Structure and Mechanism of Zn(2+)-Transporting P-Type Atpases.Wang, K., Sitsel, O., Meloni, G., Autzen, H.E., Andersson, M., Klymchuk, T., Nielsen, A.M., Rees, D.C., Nissen, P., Gourdon, P.
(2014) Nature 514: 518
- PubMed: 25132545
- DOI: 10.1038/nature13618
- Primary Citation of Related Structures:
- PubMed Abstract:
Zinc is an essential micronutrient for all living organisms. It is required for signalling and proper functioning of a range of proteins involved in, for example, DNA binding and enzymatic catalysis. In prokaryotes and photosynthetic eukaryotes, Zn(2 ...
Zinc is an essential micronutrient for all living organisms. It is required for signalling and proper functioning of a range of proteins involved in, for example, DNA binding and enzymatic catalysis. In prokaryotes and photosynthetic eukaryotes, Zn(2+)-transporting P-type ATPases of class IB (ZntA) are crucial for cellular redistribution and detoxification of Zn(2+) and related elements. Here we present crystal structures representing the phosphoenzyme ground state (E2P) and a dephosphorylation intermediate (E2·Pi) of ZntA from Shigella sonnei, determined at 3.2 Å and 2.7 Å resolution, respectively. The structures reveal a similar fold to Cu(+)-ATPases, with an amphipathic helix at the membrane interface. A conserved electronegative funnel connects this region to the intramembranous high-affinity ion-binding site and may promote specific uptake of cellular Zn(2+) ions by the transporter. The E2P structure displays a wide extracellular release pathway reaching the invariant residues at the high-affinity site, including C392, C394 and D714. The pathway closes in the E2·Pi state, in which D714 interacts with the conserved residue K693, which possibly stimulates Zn(2+) release as a built-in counter ion, as has been proposed for H(+)-ATPases. Indeed, transport studies in liposomes provide experimental support for ZntA activity without counter transport. These findings suggest a mechanistic link between PIB-type Zn(2+)-ATPases and PIII-type H(+)-ATPases and at the same time show structural features of the extracellular release pathway that resemble PII-type ATPases such as the sarcoplasmic/endoplasmic reticulum Ca(2+)-ATPase (SERCA) and Na(+), K(+)-ATPase. These findings considerably increase our understanding of zinc transport in cells and represent new possibilities for biotechnology and biomedicine.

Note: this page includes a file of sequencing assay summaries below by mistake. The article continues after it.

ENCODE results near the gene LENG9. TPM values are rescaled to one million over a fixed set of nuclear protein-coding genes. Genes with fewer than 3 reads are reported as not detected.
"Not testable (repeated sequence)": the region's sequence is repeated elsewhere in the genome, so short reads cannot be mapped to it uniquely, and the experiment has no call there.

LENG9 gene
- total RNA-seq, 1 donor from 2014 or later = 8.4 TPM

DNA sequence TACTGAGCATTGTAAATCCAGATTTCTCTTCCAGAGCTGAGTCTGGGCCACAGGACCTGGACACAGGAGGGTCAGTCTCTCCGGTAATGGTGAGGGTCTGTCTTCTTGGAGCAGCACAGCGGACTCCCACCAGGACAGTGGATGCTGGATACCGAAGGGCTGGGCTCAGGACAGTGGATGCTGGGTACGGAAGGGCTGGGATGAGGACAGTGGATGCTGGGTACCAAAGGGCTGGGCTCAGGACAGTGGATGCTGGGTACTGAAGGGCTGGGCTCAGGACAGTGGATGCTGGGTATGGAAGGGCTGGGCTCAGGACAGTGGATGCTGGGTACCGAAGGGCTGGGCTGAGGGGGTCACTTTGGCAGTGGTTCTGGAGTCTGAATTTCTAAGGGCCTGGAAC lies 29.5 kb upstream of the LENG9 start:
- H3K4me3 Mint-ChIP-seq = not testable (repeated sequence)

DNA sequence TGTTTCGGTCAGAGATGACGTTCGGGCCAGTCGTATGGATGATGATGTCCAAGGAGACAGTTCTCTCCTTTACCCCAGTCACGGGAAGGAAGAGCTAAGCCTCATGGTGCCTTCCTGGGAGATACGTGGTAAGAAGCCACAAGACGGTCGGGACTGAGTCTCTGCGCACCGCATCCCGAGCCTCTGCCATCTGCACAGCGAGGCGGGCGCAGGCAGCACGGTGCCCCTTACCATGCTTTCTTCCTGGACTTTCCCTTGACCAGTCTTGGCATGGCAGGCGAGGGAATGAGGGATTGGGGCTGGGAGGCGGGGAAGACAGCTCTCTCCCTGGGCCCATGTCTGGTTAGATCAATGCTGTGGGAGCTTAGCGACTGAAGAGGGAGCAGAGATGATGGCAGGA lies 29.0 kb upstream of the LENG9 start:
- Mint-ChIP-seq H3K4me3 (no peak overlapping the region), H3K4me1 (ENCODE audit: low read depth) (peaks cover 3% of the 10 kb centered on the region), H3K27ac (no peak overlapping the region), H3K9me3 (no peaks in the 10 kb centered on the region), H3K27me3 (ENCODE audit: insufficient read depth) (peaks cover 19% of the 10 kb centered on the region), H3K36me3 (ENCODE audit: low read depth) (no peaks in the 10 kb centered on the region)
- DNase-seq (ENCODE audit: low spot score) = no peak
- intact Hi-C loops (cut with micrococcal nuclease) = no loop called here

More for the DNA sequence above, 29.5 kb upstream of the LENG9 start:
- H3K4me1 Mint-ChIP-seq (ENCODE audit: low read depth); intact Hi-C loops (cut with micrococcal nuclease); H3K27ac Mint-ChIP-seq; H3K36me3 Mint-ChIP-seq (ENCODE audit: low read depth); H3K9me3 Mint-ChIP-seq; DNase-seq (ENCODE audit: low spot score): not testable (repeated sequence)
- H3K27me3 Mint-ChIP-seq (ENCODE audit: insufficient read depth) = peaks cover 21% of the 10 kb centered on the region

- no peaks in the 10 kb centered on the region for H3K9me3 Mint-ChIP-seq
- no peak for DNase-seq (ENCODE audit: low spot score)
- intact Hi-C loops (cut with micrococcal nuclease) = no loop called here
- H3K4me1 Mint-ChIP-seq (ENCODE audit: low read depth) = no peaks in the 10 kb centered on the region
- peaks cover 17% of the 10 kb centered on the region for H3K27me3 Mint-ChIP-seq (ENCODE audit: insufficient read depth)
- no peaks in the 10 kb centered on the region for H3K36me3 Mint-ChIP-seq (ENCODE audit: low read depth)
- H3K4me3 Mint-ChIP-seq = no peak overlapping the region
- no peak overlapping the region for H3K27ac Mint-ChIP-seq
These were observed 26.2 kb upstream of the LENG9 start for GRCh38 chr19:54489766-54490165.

1] Centre for Membrane Pumps in Cells and Disease (PUMPkin), Danish National Research Foundation, Aarhus University, Department of Molecular Biology and Genetics, Gustav Wieds Vej 10C, DK-8000 Aarhus C, Denmark  Department of Biomedical Sciences, University of Copenhagen, Blegdamsvej 3B, DK-2200 Copenhagen, Denmark (K.W. and P.G.); Department of Experimental Medical Science, Lund University, Sölvegatan 19, SE-221 84 Lund, Sweden (P.G.).